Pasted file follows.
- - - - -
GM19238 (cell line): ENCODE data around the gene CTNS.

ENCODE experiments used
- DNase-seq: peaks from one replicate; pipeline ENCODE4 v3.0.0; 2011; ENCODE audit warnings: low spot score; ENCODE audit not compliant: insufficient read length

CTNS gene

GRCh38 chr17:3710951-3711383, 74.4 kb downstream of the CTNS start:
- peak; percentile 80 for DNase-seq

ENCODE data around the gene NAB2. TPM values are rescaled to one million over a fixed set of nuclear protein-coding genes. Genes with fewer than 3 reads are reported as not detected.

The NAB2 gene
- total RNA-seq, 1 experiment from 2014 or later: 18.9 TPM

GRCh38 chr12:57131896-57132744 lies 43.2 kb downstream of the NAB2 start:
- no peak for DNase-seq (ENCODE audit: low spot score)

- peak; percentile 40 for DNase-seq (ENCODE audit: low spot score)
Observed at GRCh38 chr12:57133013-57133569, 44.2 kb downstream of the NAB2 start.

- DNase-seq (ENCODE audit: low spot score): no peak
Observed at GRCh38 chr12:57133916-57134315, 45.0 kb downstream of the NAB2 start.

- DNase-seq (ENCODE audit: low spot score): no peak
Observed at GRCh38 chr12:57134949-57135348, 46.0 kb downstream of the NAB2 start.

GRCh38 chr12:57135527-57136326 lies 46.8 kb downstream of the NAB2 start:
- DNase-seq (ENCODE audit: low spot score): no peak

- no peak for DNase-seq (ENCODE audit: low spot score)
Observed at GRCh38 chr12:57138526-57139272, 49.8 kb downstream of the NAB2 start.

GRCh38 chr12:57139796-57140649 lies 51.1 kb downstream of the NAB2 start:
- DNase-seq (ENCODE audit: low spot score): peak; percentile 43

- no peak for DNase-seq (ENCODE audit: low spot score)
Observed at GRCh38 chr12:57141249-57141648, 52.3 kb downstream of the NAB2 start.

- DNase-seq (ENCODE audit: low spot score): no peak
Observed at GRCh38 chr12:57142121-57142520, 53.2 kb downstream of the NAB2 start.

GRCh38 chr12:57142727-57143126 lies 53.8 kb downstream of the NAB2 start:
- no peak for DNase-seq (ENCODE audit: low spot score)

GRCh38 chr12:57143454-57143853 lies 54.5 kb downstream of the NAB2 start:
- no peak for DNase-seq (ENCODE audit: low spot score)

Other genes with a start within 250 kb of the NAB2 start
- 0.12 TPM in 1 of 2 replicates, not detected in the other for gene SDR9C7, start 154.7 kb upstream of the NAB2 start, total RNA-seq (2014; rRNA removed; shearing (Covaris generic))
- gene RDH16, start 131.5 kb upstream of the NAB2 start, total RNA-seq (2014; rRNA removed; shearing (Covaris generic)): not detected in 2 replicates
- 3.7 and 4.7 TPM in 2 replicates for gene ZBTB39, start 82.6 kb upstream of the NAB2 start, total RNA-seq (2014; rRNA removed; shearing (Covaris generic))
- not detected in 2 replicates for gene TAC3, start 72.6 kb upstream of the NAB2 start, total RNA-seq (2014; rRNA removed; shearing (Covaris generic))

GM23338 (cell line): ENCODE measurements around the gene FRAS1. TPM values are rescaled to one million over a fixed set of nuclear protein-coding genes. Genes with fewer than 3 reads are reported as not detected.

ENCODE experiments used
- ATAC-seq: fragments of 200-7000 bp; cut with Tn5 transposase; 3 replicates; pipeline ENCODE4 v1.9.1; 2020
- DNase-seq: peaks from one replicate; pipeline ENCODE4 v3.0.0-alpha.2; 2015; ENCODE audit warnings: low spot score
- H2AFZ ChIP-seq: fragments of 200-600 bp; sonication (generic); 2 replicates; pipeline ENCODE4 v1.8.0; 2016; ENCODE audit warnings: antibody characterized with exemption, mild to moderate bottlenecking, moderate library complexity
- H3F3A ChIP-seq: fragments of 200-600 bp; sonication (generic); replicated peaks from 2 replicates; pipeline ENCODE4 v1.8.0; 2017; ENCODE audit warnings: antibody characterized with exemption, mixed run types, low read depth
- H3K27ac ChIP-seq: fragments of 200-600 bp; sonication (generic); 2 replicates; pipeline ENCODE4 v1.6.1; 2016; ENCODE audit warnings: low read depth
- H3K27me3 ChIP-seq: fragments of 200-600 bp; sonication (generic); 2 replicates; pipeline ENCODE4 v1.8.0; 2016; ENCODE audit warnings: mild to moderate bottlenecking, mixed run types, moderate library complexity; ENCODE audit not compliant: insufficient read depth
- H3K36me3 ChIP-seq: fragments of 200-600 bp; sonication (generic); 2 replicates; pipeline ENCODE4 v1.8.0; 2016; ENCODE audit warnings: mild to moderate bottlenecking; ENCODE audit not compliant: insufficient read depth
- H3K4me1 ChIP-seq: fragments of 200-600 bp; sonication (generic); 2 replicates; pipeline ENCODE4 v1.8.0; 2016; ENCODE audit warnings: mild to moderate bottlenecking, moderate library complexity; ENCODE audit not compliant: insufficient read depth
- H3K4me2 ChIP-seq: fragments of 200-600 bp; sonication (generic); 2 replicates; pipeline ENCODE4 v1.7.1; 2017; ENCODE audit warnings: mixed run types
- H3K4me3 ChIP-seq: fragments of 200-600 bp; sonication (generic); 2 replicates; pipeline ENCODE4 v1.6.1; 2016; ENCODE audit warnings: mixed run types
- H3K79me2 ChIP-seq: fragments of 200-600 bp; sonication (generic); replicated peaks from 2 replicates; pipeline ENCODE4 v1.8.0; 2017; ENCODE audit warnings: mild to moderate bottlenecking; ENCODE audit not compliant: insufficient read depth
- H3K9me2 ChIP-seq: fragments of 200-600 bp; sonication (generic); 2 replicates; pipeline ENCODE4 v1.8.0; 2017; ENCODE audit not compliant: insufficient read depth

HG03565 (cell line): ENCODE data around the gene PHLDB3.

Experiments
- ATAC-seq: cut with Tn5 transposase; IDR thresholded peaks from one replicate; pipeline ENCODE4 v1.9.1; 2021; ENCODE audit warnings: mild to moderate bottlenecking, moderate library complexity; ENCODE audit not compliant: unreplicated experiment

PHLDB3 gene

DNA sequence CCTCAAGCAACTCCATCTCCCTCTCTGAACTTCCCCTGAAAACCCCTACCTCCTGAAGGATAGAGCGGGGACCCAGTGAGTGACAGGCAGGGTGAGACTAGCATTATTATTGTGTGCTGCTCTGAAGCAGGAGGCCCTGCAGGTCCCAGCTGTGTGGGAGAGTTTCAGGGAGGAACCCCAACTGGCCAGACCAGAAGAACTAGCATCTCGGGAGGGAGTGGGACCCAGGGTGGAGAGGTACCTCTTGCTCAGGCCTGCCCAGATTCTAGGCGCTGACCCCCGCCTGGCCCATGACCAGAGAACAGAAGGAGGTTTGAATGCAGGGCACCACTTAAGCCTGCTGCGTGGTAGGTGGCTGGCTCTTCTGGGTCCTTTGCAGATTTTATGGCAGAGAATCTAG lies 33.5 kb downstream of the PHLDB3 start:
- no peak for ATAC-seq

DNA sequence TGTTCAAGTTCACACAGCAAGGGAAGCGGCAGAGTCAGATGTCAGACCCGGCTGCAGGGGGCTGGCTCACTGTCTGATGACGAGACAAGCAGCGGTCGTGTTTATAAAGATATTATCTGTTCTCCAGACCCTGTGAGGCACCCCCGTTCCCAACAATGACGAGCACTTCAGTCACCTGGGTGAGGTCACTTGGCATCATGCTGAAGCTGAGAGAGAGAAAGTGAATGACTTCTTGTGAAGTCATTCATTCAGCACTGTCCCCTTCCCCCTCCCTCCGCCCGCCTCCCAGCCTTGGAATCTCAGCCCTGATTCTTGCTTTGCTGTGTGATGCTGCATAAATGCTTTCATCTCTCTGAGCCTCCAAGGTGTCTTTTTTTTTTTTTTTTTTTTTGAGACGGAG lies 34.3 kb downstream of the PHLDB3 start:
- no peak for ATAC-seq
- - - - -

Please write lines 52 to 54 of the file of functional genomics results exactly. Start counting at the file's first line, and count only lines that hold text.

Experiments
- ATAC-seq: cut with Tn5 transposase; IDR thresholded peaks from one replicate; pipeline ENCODE4 v1.9.1; 2021; ENCODE audit warnings: mild to moderate bottlenecking, moderate library complexity; ENCODE audit not compliant: unreplicated experiment

PHLDB3 gene